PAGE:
Labour's Brexit plan is rejected - now it must support a People's Vote

Labour's Brexit plan is rejected - now it must support a People's Vote

Labour's Brexit plan is rejected - now it must support a People's Vote

The prime minister had accepted much of the so-called Cooper-Letwin proposals in the face of a remainer rebellion, promising MPs votes on whether to proceed with a no-deal Brexit and whether to delay Article 50 if the prime minister's deal is voted down again on March 12.

A Labour MP said she fears her party's endorsement of a referendum on the Brexit deal could force Tory rebels to back Theresa May's deal.

Tonight's votes also marked the moment Labour switched its support from pursuing its own Brexit to backing a second referendum.

Jeremy Corbyn said he would continue to push for a version of his Brexit plan despite its overwhelming rejection by the Commons as pressure mounted on Labour to commit to a second referendum.

Labour MP Alison McGovern, a leading supporter of the People's Vote campaign, said: "Labour policy was adopted unanimously at the party conference to campaign to give the people the choice of staying in the European Union on the same terms as now or opting for a negotiated form of Brexit".

Data from Commons Votes Services.

The amendment contained Theresa May's commitment on giving MPs a vote on delaying Brexit if both her deal and no-deal are rejected by MPs.

"At this eleventh hour it's vital that preparations take place for a People's Vote", Independent Group MP Chris Leslie told Sky News.

But despite her upbeat tone, the prime minister comes under fierce attack from her old Brexit adversary, the former Brexit secretary David Davis, also writing in the Daily Mail.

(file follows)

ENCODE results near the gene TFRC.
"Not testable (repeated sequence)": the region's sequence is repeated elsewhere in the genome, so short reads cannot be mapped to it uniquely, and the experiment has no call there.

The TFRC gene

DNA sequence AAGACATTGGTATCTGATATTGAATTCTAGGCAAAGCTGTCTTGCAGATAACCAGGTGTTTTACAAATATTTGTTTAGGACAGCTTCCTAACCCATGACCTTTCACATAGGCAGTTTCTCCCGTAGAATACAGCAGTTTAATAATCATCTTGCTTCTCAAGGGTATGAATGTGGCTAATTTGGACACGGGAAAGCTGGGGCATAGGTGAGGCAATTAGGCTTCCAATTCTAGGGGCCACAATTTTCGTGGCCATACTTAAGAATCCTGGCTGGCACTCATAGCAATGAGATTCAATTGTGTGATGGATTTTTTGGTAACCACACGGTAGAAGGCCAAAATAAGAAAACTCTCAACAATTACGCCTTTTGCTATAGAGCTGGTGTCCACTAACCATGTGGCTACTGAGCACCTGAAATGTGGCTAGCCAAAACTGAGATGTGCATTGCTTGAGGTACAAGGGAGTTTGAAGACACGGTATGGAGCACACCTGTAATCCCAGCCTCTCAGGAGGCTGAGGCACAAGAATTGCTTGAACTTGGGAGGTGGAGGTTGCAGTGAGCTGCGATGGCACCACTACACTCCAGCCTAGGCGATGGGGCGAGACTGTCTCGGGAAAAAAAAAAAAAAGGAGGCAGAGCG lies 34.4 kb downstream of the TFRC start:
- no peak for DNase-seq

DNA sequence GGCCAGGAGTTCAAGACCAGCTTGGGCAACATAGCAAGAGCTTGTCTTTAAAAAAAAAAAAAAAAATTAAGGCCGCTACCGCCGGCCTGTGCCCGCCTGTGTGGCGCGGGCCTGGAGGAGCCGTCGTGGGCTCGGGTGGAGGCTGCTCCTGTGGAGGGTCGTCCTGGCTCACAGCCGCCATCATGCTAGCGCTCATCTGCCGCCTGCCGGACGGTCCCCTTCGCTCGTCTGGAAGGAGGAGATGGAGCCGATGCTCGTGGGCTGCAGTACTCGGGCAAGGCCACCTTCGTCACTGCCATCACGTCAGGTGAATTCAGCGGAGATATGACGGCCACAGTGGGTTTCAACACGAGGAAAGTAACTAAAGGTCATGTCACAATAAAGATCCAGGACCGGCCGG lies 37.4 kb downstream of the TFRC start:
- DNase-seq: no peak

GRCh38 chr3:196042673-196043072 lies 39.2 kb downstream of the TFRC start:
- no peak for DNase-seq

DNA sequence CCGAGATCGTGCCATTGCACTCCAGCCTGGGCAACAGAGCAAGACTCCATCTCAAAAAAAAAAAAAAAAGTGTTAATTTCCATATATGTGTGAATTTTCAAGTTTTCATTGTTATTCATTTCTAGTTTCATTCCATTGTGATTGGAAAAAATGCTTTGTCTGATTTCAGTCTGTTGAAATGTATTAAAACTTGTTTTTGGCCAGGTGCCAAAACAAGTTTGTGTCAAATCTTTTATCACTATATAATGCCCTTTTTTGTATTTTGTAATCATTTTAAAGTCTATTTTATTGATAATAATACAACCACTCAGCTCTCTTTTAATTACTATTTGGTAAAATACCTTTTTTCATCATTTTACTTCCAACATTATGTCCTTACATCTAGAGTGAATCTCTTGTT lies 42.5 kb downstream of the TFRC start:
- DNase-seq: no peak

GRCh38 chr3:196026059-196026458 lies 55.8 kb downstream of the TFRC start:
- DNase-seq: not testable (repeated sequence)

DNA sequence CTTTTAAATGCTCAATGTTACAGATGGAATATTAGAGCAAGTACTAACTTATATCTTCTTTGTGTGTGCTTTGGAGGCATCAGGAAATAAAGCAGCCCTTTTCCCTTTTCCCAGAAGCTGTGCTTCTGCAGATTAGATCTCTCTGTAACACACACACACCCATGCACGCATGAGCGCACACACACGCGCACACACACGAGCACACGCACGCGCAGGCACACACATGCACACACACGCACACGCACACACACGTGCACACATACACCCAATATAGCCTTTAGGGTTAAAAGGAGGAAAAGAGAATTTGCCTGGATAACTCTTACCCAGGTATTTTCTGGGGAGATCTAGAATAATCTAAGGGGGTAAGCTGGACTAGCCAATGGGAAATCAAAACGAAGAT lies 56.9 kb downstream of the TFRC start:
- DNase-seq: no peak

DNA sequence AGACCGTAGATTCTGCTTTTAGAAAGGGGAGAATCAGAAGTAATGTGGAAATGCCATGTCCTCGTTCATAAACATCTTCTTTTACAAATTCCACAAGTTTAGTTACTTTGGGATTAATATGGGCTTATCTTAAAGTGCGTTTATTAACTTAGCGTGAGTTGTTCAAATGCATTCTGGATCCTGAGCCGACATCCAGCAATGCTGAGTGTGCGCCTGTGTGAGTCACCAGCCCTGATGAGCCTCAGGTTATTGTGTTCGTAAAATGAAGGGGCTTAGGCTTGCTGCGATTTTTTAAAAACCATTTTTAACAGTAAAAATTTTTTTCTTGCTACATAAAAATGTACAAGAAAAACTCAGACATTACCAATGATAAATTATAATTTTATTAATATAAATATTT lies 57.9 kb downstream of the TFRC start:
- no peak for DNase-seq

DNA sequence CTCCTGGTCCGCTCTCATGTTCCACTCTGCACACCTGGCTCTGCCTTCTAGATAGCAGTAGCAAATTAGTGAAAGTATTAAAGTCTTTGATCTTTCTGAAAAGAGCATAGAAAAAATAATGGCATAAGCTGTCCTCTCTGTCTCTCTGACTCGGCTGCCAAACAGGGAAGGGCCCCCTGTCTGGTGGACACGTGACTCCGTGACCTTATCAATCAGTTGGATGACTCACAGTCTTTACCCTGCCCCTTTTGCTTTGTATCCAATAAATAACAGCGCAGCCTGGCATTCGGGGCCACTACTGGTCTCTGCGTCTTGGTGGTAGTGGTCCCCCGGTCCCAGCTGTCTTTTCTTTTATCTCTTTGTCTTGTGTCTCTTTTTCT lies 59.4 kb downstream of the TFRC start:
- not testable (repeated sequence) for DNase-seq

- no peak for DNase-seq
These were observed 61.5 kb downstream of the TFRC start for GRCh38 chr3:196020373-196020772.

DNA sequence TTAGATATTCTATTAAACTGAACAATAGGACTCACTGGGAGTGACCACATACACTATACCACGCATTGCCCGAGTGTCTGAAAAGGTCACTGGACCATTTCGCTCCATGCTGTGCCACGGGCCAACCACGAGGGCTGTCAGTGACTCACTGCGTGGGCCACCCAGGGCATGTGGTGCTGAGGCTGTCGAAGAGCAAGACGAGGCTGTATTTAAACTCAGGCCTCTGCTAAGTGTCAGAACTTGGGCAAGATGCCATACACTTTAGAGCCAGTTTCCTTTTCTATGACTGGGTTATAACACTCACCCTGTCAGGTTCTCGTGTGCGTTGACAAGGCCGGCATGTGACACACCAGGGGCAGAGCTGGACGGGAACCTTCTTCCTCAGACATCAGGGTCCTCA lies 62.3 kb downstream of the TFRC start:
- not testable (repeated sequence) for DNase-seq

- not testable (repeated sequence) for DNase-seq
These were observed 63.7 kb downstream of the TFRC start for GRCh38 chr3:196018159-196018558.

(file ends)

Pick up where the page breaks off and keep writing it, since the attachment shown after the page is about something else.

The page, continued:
The PM's de facto deputy said it was due to the "extensive work that has taken place to make good the call from this House to make legal changes to guarantee that the Northern Irish backstop can not endure indefinitely".

"He has gone back on his promise to respect the referendum result and now wants to hold a divisive second referendum that would take our country right back to square one", she said.

However, a government spokesperson refused to confirm whether the government would whip its MPs to support an extension or hold a free vote on the matter.

However, the 585-page Withdrawal Agreement and the accompanying Political Declaration on future relations agreed by May and European Union leaders in November was rejected by a majority of more than 200 votes in January, and there is little sign that attitudes have shifted since then.

A Number 10 source said the South Leicestershire MP had breached a long-standing convention that members of the administration - including parliamentary private secretaries (PPSs) - can not table amendments to Government motions.

The leader of the Tory hard Brexit-supporting European Research Group [ERG] has now hinted he could back the PM's divorce from Brussels if it is tweaked rather than re-written.

In a joint statement, they said: "The Government has just confirmed acceptance of all the proposals in our amendments".

MPs later rejected a Scottish National Party amendment to rule out a no-deal Brexit in any circumstances and at any time by a margin of 288-324.

Ahead of the debate, Jacob Rees-Mogg dramatically jettisoned his demand for the Irish backstop to be scrapped completely as Mrs May urged Parliament to "do its duty" and vote through her Brexit deal.

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